By Gary Duffy
BBC News, Sao Paulo
Brazil has for the first time published an official document detailing atrocities said to have been committed during the military dictatorship.
President Lula was briefly in prison himself
The country was under military control from 1964 to 1985.
The book was launched at a ceremony attended by President Luiz Inacio Lula da Silva, who was himself briefly imprisoned under the dictatorship.
It accuses federal agents of rape, torture, executing prisoners, and concealing bodies of victims.
They are also alleged to have decapitated people.
The new book, "The Right to Memory and to Truth", was published on the anniversary of Brazil's amnesty law passed in 1979.
That law, passed as the dictatorship was drawing to a close, pardoned all those said to have been involved in crimes committed under the regime, as well as those who fought against it.
After 11 years of work, this official publication is meant to record what the special commission set up to investigate political deaths and disappearances considers to be the historical truth about this dark period in Brazil's recent history.
More than 400 people are believed to have been killed under military rule, while more than 160 others are thought to have disappeared, although this was far fewer than in neighbouring countries such as Chile and Argentina.
Researchers have spent 11 years preparing the book
The book also notes that opponents of the regime resorted to bank robberies, kidnappings of foreign diplomats and attacks on military bases, which it says produced countless victims.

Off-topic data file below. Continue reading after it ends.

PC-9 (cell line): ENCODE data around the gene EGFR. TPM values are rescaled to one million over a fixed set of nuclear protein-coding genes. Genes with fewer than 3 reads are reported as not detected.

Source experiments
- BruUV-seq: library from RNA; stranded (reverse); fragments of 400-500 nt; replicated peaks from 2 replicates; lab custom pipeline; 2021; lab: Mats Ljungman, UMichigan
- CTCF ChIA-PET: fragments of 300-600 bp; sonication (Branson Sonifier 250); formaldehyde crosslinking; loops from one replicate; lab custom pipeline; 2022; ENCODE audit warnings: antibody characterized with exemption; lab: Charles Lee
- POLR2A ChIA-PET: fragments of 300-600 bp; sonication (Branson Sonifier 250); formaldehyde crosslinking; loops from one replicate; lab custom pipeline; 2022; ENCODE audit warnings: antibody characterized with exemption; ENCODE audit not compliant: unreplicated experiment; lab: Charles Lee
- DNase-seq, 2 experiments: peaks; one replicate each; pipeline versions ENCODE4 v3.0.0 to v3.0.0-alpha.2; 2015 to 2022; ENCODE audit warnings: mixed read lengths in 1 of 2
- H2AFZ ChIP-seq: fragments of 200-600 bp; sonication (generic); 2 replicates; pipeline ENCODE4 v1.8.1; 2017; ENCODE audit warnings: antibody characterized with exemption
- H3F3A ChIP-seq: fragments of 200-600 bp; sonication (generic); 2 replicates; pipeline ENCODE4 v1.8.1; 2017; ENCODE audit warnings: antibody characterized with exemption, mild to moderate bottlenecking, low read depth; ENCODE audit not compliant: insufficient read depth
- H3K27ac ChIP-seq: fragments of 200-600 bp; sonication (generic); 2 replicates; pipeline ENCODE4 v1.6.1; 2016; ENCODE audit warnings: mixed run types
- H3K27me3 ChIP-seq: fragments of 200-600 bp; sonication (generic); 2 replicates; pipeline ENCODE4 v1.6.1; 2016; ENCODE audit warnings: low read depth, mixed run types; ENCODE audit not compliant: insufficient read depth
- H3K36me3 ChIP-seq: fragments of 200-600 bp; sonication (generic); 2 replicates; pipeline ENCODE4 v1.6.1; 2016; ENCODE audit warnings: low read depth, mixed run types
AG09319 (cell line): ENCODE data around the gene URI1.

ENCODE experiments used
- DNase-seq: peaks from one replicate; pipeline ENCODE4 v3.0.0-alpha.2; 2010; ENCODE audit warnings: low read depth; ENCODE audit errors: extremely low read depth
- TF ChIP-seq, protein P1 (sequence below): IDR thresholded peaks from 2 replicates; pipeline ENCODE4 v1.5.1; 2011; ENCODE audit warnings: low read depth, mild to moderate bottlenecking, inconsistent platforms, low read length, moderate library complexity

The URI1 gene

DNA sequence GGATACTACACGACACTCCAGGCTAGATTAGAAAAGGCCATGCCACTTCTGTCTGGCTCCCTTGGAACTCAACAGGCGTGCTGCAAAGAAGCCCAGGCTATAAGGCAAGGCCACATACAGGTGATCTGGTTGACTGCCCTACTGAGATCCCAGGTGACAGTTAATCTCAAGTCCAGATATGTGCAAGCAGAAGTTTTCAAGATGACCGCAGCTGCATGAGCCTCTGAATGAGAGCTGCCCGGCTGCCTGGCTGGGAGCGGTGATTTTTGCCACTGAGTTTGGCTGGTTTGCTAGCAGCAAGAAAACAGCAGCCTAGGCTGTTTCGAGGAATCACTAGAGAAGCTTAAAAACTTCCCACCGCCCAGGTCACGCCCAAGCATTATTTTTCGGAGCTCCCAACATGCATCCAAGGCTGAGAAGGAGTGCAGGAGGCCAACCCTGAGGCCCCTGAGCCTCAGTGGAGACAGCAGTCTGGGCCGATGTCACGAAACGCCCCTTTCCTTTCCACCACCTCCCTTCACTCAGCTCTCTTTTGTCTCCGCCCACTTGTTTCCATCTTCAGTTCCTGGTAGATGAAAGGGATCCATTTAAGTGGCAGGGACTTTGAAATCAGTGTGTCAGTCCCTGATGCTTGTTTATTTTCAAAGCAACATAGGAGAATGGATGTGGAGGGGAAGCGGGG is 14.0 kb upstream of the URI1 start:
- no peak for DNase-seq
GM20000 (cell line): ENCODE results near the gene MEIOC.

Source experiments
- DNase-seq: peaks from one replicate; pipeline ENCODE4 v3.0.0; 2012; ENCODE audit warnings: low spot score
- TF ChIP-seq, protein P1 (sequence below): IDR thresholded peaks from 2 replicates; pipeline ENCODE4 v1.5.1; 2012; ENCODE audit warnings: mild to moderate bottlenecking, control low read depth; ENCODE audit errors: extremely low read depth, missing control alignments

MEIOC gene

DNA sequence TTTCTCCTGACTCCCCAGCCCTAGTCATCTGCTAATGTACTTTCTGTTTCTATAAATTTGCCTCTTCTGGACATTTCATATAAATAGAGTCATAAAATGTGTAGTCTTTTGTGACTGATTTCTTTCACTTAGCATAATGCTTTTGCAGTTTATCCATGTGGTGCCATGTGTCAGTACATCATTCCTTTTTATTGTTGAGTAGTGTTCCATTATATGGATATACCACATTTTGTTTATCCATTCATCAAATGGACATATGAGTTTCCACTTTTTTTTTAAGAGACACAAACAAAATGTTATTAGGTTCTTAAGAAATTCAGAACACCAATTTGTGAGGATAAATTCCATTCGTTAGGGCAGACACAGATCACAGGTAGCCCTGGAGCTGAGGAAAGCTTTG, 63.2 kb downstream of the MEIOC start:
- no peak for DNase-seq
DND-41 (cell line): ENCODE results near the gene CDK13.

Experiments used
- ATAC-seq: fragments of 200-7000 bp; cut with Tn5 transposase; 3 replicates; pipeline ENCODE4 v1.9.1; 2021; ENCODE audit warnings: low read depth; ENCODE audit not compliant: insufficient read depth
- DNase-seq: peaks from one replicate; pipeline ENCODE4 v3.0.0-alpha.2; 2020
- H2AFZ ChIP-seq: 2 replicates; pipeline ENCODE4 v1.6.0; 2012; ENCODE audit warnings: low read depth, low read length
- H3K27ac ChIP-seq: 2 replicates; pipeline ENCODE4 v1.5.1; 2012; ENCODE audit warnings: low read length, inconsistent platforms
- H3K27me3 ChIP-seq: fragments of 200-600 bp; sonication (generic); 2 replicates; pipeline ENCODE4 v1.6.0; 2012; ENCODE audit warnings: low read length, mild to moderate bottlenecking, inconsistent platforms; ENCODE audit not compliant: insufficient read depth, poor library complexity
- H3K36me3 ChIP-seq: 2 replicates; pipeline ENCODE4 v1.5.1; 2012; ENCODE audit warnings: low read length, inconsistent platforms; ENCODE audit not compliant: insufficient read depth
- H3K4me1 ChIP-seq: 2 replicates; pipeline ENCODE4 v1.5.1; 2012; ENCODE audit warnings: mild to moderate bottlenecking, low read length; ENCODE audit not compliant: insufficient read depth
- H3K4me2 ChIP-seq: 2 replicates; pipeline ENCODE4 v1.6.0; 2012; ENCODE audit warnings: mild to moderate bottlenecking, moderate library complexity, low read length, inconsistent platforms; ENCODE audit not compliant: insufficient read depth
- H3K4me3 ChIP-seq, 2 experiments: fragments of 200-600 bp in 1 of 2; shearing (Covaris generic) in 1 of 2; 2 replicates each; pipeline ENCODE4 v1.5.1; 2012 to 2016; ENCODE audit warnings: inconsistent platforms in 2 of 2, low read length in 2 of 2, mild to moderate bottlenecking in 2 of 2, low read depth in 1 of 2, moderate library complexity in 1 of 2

Paulo Vannuchi, Brazil's special secretary for human rights, speaking at the launch of the book, told the BBC he would not use the word "crime" to describe the deaths of agents working for the dictatorship - a view that is likely to cause anger in military circles.
Mr Vannuchi was a member of a militant group that fought against the regime and was imprisoned for five years, during which he was tortured.
In 1995, Brazil passed a law acknowledging the government was responsible for deaths under the dictatorship and compensation was paid to more than 300 families.
However, the bodies of some of those who disappeared have not been recovered and the book calls on the government to allow for evidence to be taken from members of the police and military who might be able to locate those missing remains.
Victims of the dictatorship say because of this the official publication only represents modest progress, while the authors say they hope it will advance the sacred right of families to bury their loved ones.